From Chile to chilly St Austell

Related tags St austell brewery Chardonnay Cabernet sauvignon

Charles Wharton is exhausted. The wine and spirits manager for St Austell Brewery got back from Chile the night before, after a week-long wine buying...

Charles Wharton is exhausted. The wine and spirits manager for St Austell Brewery got back from Chile the night before, after a week-long wine buying trip. But he's happy.

The trip was a huge success, with an exciting new range of wines from Argentina practically in the bag, and this year's harvest from a producer in Chile successfully blended (under his watchful eye) and ready to go.

And he has another reason to be cheerful. The Cornish brewery has seen wine sales leap by 1.6 million litres in just one year ­ an increase of 7.1%, with wine sales now representing 20% of the company's £75m turnover.

The St Austell Brewery has always sold wine. In fact, the company's founder, Walter Hicks, began life as a wine merchant in 1851 (they still use his name on their labels). It's one of only 32 independent family-owned brewers in the UK and owns 156 pubs in Cornwall and Devon ­ 119 tenanted and 37 managed. It's also the South West's largest wholesale distributor of beer, wines and spirits.

Now, wet sales have been pretty flat this year by their own admission. Not wine, though. Like almost everywhere else in the country, wine sales are booming in Cornwall. Thanks must go, in part, to the likes of Rick Stein upping the ante in the food stakes. And (good) food-led operations need wine ­ lots of it.

Landlord John Milan at the brewery's Pandora Inn, Restronguet, boasts the highest volume of wine sales for its tenanted estates. In just one year he has seen an increase of 11%. "People are drinking more wine than ever before ­ and they've become more discerning," he reports.

According to Milan, Sauvignon Blanc now exceeds Chardonnay sales for the first time. "Chardonnay is so out now ­ unless it's Chablis, of course," he adds. While sales of Chilean Cabernet Sauvignon are flying. "Customers are more concerned about grape variety these days, and an increasing percentage are asking us about the wine on the list," confirms Milan.

And selling wines by the glass accounts for much of the increase in volume at the Pandora, which offers seven different wines by the glass, with 250ml servings taking the lion's share.

Wharton encourages the use of bigger wine glasses ­ his favourite serving is 175ml poured in to a generous bowl. "So you can fully appreciate the wine's aromas," he adds. You'll even find port being poured into regular-sized wine glasses in a St Austell pub these days. "Though we still have a bit more work to do on eradicating the sherry schooner," he laughs.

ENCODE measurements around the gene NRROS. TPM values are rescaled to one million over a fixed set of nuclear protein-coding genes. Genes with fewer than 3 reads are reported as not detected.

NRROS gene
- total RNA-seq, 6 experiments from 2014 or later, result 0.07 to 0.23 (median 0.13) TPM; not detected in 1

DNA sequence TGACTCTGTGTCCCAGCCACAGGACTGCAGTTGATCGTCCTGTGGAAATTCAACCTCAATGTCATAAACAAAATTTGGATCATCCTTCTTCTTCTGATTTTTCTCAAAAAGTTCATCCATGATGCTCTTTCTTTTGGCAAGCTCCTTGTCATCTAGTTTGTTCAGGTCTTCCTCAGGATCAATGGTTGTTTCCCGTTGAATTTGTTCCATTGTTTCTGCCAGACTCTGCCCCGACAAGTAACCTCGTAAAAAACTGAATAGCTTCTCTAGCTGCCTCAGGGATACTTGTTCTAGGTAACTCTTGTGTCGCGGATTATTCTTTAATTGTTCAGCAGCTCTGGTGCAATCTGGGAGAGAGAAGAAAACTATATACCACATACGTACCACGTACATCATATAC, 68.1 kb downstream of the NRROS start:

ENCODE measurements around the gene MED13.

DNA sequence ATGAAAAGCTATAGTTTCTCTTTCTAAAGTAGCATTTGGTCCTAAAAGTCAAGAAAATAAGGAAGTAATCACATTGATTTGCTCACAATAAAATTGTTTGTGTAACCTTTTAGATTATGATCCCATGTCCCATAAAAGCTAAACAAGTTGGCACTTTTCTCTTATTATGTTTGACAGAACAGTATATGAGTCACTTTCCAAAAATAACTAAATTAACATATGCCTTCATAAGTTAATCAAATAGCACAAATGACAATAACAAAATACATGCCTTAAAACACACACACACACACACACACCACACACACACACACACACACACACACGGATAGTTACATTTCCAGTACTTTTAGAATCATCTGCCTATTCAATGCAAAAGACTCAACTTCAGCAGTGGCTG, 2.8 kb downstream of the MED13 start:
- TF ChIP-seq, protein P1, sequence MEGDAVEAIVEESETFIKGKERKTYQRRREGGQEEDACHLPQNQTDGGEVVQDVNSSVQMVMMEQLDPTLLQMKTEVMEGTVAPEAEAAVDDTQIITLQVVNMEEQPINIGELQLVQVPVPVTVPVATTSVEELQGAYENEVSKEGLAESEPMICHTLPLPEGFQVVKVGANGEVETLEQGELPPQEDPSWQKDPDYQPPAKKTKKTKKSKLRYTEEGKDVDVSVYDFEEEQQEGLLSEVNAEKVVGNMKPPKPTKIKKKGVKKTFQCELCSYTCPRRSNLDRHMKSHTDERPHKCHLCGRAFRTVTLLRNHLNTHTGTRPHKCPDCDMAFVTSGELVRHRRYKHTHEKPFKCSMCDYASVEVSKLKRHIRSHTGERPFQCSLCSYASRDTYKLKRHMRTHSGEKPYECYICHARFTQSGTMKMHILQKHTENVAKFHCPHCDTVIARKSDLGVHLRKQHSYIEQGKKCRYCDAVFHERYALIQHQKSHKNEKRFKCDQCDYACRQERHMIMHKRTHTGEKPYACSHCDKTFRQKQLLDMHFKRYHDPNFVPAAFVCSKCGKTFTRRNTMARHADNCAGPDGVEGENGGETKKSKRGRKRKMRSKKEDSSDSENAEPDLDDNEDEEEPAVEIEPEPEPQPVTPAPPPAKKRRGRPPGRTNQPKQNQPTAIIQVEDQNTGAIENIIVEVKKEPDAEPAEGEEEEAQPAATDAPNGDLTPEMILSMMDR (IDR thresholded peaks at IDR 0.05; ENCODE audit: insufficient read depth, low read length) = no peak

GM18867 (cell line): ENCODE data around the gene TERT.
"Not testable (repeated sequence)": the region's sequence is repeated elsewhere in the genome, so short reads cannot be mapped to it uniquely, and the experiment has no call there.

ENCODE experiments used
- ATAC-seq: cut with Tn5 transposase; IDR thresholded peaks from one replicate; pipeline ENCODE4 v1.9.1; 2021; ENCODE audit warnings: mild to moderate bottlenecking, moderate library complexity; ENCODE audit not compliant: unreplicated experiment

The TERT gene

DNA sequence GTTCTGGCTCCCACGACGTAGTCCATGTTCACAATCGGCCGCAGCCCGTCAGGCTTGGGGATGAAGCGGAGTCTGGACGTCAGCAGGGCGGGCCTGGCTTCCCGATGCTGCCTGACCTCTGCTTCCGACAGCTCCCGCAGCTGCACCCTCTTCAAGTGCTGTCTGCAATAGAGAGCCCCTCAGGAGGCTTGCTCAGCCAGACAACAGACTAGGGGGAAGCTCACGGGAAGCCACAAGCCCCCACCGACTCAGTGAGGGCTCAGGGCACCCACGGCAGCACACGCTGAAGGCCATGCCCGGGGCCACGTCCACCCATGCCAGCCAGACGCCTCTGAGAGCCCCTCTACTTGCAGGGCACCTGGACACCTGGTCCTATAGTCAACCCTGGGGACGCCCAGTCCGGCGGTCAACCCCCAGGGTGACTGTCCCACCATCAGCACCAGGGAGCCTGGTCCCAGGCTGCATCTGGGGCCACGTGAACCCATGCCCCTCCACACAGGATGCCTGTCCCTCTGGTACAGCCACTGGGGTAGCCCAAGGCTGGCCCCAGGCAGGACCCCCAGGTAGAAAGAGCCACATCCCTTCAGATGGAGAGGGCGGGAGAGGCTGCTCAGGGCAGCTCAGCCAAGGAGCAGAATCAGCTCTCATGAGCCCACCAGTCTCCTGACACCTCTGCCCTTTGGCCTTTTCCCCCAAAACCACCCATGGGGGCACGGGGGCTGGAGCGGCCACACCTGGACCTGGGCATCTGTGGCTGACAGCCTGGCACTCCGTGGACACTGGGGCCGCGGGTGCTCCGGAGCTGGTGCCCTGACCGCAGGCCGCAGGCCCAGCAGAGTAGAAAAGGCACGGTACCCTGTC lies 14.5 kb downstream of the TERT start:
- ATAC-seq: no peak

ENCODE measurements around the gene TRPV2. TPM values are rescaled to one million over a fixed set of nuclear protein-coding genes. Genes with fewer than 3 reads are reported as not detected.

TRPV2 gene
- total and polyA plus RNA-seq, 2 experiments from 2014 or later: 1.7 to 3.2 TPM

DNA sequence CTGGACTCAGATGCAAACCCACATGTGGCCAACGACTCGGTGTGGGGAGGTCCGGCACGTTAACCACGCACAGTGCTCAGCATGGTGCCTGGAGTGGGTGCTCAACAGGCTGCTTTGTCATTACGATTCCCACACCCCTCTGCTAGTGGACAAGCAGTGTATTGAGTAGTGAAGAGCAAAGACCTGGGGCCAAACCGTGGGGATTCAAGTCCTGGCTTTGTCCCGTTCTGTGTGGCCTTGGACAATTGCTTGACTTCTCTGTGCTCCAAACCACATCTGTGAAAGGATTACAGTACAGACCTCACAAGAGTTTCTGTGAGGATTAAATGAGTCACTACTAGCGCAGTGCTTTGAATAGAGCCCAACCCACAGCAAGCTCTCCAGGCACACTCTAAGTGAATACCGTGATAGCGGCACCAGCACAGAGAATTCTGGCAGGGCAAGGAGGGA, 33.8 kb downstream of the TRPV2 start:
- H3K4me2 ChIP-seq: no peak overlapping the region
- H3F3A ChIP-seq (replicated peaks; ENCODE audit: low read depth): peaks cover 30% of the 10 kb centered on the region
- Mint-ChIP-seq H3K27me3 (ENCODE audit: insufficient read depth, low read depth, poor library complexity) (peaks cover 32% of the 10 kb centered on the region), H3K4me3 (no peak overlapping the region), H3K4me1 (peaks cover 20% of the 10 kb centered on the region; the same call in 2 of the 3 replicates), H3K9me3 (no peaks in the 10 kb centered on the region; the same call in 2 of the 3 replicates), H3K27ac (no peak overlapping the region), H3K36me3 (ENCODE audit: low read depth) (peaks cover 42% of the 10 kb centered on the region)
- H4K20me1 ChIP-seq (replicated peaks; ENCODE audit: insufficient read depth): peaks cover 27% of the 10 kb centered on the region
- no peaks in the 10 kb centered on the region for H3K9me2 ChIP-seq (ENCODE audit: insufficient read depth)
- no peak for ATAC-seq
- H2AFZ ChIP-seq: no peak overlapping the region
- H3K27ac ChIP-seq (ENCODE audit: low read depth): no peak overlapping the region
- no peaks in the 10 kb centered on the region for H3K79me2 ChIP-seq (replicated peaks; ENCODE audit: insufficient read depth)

So how has Wharton upped sales so significantly? "Actually, it's been a gradual process. If we had made too many dramatic changes people would have been put off. We've looked at the list country by country ­ taking the axe to some, the surgeon's knife to others," he reveals.

For example, the selection from Germany and Italy was revised entirely. "We're much more quality driven now. And yes, customers did notice that the wines were a little more expensive, but they also noticed that the wines were better, and therefore easier to sell," says Wharton, who shares the buying responsibility with the Inde-pendent Wine Buyers Consortium, a group of independent family brewers (Wharton's patch is Chile and Argentina).

Among other quality drives is the bypassing of negotiants in Burgundy to buy direct from the grower. "We get much better wine now," he declares. Spain is also getting an overhaul, so is Beaujolais. "And we've got a little more work to do on Italy," reveals Wharton.

Wine education is also a key. From its enviable training centre adjacent to the brewery, Wine & Spirit Education Trust courses are available to any in the trade who want to mug up on wine, with additional courses on selling and serving wine. "The more they know, they more they sell," reasons Wharton. And you can't argue with that.

Related topics Beer

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